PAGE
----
How to Get Your Child Interested in Reading by Caldric Blackwell

Today I want to write about getting your child interested in reading. Some children are voracious readers. Whether they’re on the playground or at the dinner table, they always seem to have a book in their hands. Other children are the opposite. It seems to take a combination of bribery and pleading just to get them to consider reading a book.

The key to getting your child to be an active reader is to find books that interest your child. But how does one do that? A great starting place is to look at the kinds of activities your child likes to do in his or her free time. Does she like to play soccer and pretend to adventure in the backyard? Perhaps she’ll enjoy a Pelé biography or a book where the characters explore a new world. Does he like drawing animals and playing video games with puzzles? Perhaps he’ll enjoy a book with an aardvark as the main characters or a mystery book where the characters solve crimes with logic.

There is also the possibility that your child will be interested in a topic that he or she has not been exposed to yet. This is why it’s important to go to a bookstore or library and browse the shelves with your child. Your daughter may not have learned about satellites in school yet, but the second she sees a book on Sputnik 1, she knows she wants to read it.

We are fortunate to live in an age when there are a variety of online resources for helping you find books that will interest your child. James Patterson’s website,, has book lists organized by age and content, such as real-world fiction and action/adventure. Another website,, spring-boards off data from the U.S. Department of Education indicating that boys have scored worse than girls on reading tests for the past thirty years and offers recommendations to address the challenges of getting young boys interested in reading.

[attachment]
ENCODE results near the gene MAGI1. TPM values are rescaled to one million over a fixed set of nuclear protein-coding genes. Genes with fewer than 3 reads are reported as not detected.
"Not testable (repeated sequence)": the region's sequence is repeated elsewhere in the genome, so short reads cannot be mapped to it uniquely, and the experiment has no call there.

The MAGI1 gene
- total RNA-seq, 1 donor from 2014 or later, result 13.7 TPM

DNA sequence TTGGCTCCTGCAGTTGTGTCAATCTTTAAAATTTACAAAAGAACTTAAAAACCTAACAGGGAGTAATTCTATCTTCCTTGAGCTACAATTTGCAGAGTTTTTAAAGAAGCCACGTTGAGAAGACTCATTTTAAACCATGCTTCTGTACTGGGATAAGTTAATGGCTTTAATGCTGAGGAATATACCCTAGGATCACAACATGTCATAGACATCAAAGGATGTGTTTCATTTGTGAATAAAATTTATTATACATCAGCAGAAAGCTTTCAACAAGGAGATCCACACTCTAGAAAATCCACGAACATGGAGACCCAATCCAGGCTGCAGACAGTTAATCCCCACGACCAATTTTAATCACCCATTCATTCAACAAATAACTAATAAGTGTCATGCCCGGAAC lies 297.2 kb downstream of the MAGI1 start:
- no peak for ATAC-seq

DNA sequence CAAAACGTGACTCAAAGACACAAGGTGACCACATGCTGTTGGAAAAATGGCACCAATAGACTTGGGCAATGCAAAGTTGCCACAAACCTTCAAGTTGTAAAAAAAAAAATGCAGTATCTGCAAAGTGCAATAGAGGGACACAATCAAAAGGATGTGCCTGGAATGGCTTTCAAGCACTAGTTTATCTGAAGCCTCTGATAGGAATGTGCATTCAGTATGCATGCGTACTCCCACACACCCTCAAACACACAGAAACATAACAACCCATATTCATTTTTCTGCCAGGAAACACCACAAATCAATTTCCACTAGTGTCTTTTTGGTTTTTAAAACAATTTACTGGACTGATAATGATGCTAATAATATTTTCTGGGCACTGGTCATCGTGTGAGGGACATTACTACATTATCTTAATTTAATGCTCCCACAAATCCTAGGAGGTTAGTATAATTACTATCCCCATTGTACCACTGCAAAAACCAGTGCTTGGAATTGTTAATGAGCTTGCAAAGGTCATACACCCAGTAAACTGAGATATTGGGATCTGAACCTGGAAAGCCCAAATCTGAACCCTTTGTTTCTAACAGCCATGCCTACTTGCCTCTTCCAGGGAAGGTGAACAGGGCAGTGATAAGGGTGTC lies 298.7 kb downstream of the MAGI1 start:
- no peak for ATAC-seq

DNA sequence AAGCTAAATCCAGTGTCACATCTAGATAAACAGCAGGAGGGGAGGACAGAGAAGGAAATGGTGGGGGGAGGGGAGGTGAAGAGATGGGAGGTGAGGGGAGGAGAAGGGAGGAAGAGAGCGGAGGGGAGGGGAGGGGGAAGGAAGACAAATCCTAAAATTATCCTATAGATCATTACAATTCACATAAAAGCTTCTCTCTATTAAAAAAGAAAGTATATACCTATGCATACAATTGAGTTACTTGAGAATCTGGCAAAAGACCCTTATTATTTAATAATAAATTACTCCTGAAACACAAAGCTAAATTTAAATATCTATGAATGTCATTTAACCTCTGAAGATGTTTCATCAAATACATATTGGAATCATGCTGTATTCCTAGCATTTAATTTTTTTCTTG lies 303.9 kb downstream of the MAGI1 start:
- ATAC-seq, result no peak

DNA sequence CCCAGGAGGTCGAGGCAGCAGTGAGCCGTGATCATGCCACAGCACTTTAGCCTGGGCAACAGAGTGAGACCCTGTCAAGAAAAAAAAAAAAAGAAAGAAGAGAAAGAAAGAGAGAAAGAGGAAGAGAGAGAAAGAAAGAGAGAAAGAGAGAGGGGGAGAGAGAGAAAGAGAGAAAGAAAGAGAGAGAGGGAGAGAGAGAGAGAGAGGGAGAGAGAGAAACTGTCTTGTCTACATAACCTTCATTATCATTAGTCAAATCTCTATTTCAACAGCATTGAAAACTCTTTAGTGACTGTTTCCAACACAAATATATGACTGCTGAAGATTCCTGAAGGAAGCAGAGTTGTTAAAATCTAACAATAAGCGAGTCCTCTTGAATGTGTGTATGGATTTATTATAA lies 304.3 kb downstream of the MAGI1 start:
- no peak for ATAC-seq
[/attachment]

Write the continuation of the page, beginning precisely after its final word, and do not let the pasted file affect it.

Regardless of the reading level of your child, with patience, dedication, and the use of available resources, you can get your child interested in reading.

Caldric Blackwell realized he loved reading when he read about a bunch of people (with single-syllable names) and their pets (also with single-syllable names) in kindergarten. 

Exposure to a host of great authors while studying at the University of California, Santa Barbara inspired him to begin writing fiction. Although he began writing short stories for adults, he eventually migrated to writing children's books. His debut work is an early chapter book titled The Enchanted River Race. His next release is a picture book, The Boy Who Couldn't Cry Wolf.

Outside of writing, Caldric enjoys hiking, gardening, and playing a variety of string instruments. Caldric currently resides in California.

About the book

Six-year-old Byron Woodward is a werewolf who can’t howl. Determined not to embarrass himself after being chosen to lead a full-moon ceremony, he embarks on a mission to learn how to howl. He learns a lot about howling during his journey, but more importantly, he learns a valuable lesson about believing in himself.